I’m stood in the lower Imlil Valley of the Atlas Mountains. All around me peaks reach for the azure sky above. In the distance, Toubkal…
Hiking in the Atlas Mountains
I’m stood in the lower Imlil Valley of the Atlas Mountains. All around me peaks reach for the azure sky above. In the distance, Toubkal, the highest mountain in the region, lacks the usual sprinkling of snow atop of its jutting, rocky peak. The ground is dry and dusty, thirsting for rain. To my right, a trio of donkeys graze on a few dry clumps of vegetation. Our guide, Ali, tells us that the rainy season is late this year – the entire region is desperate for rain. Below our path are a few groves of apple trees. A faint sweet scent hangs in the air, hinting at more plentiful times.
A berber village in the Atlas Mountains. The wait for the rainy season continues...
We are heading for a place called the pass, which is a link between two of the mountain peaks known as “Tizi ’n’ Tamert”, some 2,200 meters high. From here we will ascend to one of the peaks, 2,600 meters above sea level.
“Are we there yet?”, I joke. 20 minutes later I was no longer joking. My calves are heavy with lactic acid. The sun, climbing towards the apex of its arc, shines down upon us. Unrelentingly.
After another 30 minutes or so, we reach the pass. Here, an old derelict hut stands alone. Our very own base camp. Greedily, I devour a couple of pieces of fruit from my pack. Our destination is only another 400m above. Blood sugar levels now replenished, we continue on our journey…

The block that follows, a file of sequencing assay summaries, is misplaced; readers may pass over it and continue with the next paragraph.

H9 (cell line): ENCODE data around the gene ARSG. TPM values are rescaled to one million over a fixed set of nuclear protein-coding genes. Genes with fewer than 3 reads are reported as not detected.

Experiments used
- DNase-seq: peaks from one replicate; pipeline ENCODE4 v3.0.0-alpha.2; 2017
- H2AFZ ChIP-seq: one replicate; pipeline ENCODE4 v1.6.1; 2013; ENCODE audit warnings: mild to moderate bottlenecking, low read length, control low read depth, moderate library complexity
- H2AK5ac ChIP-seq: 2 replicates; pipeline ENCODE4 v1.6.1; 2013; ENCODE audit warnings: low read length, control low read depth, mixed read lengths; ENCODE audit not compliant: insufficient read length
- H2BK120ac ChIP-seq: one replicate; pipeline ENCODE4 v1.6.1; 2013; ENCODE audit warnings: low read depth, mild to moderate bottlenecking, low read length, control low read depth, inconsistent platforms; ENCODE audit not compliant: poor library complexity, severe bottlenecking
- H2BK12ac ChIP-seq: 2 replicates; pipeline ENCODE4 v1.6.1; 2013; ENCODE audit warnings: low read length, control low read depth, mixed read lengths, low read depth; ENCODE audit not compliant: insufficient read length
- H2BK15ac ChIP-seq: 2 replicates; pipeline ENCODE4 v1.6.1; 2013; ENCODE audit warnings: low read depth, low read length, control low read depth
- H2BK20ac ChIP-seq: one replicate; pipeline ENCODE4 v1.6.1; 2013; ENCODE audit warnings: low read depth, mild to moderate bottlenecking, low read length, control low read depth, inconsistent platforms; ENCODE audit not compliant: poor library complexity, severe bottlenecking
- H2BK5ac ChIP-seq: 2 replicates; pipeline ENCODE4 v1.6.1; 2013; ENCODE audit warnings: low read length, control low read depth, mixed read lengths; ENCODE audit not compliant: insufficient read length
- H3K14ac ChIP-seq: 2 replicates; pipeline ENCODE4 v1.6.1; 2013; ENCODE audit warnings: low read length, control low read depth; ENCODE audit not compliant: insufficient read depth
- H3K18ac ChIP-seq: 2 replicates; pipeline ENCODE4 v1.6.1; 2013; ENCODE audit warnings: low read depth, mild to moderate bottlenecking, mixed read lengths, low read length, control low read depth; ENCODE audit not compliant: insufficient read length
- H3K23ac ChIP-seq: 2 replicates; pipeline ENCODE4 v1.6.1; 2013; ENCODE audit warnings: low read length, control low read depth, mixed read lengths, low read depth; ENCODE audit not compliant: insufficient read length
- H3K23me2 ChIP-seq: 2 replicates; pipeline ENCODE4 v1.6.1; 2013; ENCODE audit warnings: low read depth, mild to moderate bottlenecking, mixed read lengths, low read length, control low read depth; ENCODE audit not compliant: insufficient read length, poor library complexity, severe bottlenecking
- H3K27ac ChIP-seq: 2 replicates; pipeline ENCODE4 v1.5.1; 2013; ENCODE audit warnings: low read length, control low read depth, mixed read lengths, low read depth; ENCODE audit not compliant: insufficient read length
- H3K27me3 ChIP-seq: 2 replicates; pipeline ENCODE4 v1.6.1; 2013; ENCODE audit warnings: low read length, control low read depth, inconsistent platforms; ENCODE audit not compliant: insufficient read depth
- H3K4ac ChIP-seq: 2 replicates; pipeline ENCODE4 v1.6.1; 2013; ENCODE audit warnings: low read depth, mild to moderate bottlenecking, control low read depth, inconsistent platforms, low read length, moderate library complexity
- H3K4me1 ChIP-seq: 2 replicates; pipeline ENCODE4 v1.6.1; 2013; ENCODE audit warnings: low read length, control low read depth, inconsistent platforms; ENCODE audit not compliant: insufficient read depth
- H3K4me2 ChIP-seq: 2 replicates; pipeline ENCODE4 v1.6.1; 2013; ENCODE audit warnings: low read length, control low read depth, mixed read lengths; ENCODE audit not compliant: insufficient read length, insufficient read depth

"Base Camp" on the "Tizi 'n' Tamert" Pass
Close to the summit we take it in turns to climb up onto a rocky outcrop for some photographs. The picture, below, does not quite capture how tiny the outcrop is. On the far side is a deadly drop down to the valley floor. I scramble up to the top. Whilst taking in the spectacular view, I inhale the fresh mountain air deep into my lungs. Life is good. The wind begins to pick up and I hightail it back down to safety.
On top of the world
Finally we reach the summit of what has become my personal Everest. The view is striking – a landscape of red and brown stretches to the horizon. Hiking in the Atlas Mountains offers some amazing, panoramic vistas.
Stunning, panoramic views
It’s November, so its currently low season in Morocco. The Atlas Mountains are quiet. During this particular 4-5 hour hike we encountered 4 people, 3 donkeys and a herd of goats. If you are looking for some winter sun, Morocco is both an accessible and cheap option from the UK.
Enjoying the Atlas Mountains all to ourselves
Half an hour later we reach our lunch stop. Whilst Ali goes to pray, Sam and I sit atop of an outcropping rock, eating our packed lunches and enjoying more serene views of the Imlil Valley. Calls for prayer begin to echo across the valley, commencing at a mosque situated at the highest point on the opposite hillside. The chants flow down through the valley and fill the air as more and more mosques join the call. It is a truly immersive experience – anything could be happening elsewhere in the world right now.
Lunchtime views to die for
In hindsight, we should have retraced our steps: that would have been the sensible option. Instead, we insisted on taking an alternative route back. It wasn’t the cleverest idea. I had only packed a pair of Nike trainers – usually fine for walking – but this terrain was steep, loose and slippery.
Posing for the perfect shot
If the ascent had been tough (from a physical point of view), the descent was far worse. Ali’s footing was as sure as a mountain goat. Unfortunately mine was not. I lost my footing several times and arrived back at the hotel with my left hand covered in scrapes and splinters. I was fortunate that another traveller at the hotel had a pair of tweezers so I could remove the splinters from my left hand!. My knees felt like they’d aged by 50 years. Still, it was a price worth paying for the peace and quiet and the incredible vistas.